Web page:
HIPAA preparedness: A journey without end
When Tom Walsh became the first information security manager for a large, multi-hospital system in Kansas City in 1992, people outside the organization had little idea of what the job entailed.
"Since then, my goal has been to have one boring day — but it has never happened," says Walsh, founder and CEO of tw-Security, a firm focused on protecting clients' information resources.
Walsh will moderate "Navigating the Practical and Legal Aspects of HIPAA," an all-day workshop, on April 12 at HIMSS15 in Chicago.
He describes the pursuit of HIPAA compliance as a "perpetual journey" shaped at times by new technology and data-sharing requirements that didn't even exist when the rules were finalized.
For example, according to the National Institute of Standards and Technology, a security risk assessment should be conducted at least once every three years unless an organization undergoes some kind of significant change. "Well, with information technology, things are constantly changing," explains Walsh. "Those that have been attesting for meaningful use have had to re-evaluate their risk analysis year after year. In most cases, things are either annual or ongoing.
"So in practical terms, the goal is to eventually end up in maintenance mode," he adds. "A good compliance officer's job is to make sure that through this journey, you're staying on the right tracks."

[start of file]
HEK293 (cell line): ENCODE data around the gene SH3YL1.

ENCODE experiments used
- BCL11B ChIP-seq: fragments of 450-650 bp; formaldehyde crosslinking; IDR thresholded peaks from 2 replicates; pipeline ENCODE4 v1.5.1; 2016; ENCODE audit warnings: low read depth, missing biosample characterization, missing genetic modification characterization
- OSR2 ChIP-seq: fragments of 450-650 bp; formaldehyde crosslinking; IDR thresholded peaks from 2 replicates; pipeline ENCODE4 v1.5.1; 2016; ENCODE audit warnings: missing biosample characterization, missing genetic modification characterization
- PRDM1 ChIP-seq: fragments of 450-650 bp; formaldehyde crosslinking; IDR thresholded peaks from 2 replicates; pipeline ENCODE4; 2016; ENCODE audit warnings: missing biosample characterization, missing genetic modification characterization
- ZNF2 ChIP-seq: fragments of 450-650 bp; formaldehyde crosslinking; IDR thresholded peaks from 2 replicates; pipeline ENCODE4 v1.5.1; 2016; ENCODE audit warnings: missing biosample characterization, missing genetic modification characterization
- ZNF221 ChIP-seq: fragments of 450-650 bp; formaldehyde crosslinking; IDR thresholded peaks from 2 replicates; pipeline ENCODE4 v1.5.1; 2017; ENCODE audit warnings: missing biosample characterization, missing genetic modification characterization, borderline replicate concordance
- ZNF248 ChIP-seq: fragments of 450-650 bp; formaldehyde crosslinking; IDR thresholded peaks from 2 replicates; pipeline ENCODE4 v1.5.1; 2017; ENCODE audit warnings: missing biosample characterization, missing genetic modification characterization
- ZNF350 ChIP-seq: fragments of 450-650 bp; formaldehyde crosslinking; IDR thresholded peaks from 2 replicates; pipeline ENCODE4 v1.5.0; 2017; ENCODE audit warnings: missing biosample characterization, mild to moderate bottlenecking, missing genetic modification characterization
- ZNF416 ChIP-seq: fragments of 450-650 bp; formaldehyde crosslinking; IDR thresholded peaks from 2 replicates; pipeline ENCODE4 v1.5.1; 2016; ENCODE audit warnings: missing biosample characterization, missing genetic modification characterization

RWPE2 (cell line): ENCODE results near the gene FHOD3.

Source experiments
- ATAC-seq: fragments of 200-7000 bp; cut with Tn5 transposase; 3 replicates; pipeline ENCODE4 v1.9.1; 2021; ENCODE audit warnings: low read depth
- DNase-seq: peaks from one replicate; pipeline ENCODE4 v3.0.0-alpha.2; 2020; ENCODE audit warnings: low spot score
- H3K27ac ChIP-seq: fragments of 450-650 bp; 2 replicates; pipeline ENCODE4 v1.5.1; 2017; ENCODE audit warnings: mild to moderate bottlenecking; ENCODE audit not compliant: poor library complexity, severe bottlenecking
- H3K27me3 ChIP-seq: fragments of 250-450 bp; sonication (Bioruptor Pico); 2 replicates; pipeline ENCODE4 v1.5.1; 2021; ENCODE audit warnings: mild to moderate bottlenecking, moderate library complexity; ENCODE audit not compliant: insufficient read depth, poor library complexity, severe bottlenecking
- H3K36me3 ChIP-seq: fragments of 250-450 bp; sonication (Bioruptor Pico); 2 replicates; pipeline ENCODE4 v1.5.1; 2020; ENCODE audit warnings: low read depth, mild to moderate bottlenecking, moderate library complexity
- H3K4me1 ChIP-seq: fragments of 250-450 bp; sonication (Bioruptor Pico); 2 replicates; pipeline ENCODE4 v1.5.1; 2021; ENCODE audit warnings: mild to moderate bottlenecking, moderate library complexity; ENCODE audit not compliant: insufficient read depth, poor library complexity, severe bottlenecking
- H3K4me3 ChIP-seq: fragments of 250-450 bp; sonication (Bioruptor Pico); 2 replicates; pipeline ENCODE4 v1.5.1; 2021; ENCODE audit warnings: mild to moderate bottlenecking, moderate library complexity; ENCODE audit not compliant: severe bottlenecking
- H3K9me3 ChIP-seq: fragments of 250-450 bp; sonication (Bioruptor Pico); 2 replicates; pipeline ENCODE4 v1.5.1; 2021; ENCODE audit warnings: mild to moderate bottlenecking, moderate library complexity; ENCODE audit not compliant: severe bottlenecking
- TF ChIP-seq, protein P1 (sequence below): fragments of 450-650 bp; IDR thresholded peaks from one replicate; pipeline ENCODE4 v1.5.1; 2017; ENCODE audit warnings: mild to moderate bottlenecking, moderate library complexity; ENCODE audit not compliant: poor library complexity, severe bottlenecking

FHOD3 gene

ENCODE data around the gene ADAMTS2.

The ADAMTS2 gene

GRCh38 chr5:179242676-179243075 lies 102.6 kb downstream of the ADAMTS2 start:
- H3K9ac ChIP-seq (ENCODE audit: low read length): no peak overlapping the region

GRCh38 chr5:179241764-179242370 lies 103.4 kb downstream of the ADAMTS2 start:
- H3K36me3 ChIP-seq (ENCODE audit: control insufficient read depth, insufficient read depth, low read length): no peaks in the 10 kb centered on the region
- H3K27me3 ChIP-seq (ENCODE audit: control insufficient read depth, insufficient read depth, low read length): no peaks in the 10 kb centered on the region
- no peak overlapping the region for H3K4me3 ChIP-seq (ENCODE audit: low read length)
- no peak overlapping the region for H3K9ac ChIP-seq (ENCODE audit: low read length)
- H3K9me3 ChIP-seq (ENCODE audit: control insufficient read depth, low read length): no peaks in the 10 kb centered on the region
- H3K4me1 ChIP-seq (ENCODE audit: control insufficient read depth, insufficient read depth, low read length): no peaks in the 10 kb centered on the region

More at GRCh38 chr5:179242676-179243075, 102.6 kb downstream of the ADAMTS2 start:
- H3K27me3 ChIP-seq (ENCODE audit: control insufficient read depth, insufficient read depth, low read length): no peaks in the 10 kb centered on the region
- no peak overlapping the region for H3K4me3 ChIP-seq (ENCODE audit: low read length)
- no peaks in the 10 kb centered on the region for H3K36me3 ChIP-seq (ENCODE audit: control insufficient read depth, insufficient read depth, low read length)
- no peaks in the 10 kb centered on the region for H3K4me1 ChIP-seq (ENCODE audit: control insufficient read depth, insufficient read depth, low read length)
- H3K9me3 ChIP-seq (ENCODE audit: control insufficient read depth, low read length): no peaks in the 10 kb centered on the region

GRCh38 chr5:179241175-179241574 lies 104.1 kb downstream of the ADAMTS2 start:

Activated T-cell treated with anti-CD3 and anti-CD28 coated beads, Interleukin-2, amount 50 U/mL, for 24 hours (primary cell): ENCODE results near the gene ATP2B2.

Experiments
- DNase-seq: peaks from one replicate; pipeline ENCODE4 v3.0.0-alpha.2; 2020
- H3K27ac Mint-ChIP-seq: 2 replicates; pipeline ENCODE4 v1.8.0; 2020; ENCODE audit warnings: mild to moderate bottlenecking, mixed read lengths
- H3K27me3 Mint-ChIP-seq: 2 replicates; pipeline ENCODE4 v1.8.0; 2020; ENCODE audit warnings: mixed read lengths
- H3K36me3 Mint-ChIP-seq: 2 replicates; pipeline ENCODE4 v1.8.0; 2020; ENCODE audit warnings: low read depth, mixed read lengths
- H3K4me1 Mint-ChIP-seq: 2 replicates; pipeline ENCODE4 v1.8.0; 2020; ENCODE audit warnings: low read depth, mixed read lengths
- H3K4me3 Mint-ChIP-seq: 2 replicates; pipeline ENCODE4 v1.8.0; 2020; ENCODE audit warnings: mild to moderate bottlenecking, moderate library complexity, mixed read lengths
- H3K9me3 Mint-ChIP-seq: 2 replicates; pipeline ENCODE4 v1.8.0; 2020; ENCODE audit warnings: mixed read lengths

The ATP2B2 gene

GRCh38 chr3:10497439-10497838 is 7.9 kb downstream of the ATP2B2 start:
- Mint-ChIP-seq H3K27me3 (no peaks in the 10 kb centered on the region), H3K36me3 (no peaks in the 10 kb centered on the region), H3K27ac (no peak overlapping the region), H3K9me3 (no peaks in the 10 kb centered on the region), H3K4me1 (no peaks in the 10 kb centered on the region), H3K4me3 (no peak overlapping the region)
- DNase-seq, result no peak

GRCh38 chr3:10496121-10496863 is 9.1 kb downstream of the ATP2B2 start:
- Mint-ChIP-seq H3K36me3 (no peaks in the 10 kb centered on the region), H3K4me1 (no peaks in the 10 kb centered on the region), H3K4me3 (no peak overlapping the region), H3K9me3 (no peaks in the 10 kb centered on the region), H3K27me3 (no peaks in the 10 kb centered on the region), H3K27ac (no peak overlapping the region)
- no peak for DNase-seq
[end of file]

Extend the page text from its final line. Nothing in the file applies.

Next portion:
In light of the ever-changing environment for data security, Walsh will caution workshop attendees about claiming to be HIPAA-compliant.
"That's a bold statement if you don't have any way to back it up. Even if you are, it's a snapshot in time. Maybe you are compliant today, but you could be out of compliance a month from now because somebody introduced new technology, it changed your network and thus created some new vulnerability that you're not aware of," Walsh observes.
At the same time, however, being knowledgeable about HIPAA can help executives accomplish both business goals and security objectives. For instance, counter to a popular misconception, HIPAA does not mandate that users change their system passwords every 90 days.
"The required action is to authenticate users, and there are other compensating controls that could be incorporated to address authentication," Walsh continues. "Newer forms of authentication like biometrics or even smart cards or tokens are far more secure than using the traditional passwords. That's where we can take the discussion and move away from passwords altogether. There are ways that to make it easier to get the job done and still meet the intent of authentication."
He concludes, "That's how I would use security as a business enabler, not an inhibitor."
The HIMSS15 workshop panel will be staffed by:
· Lee Kim, JD, HIMSS director of privacy & security
· Adam Greene, JD, MPH, an attorney with Davis Wright Tremaine
· Rita Bowen, MA, RHIA, senior vice president of HIM and privacy officer at HealthPort
· Mark Dill, director of information security at Cleveland Clinic
Workshop space is limited to 70 attendees.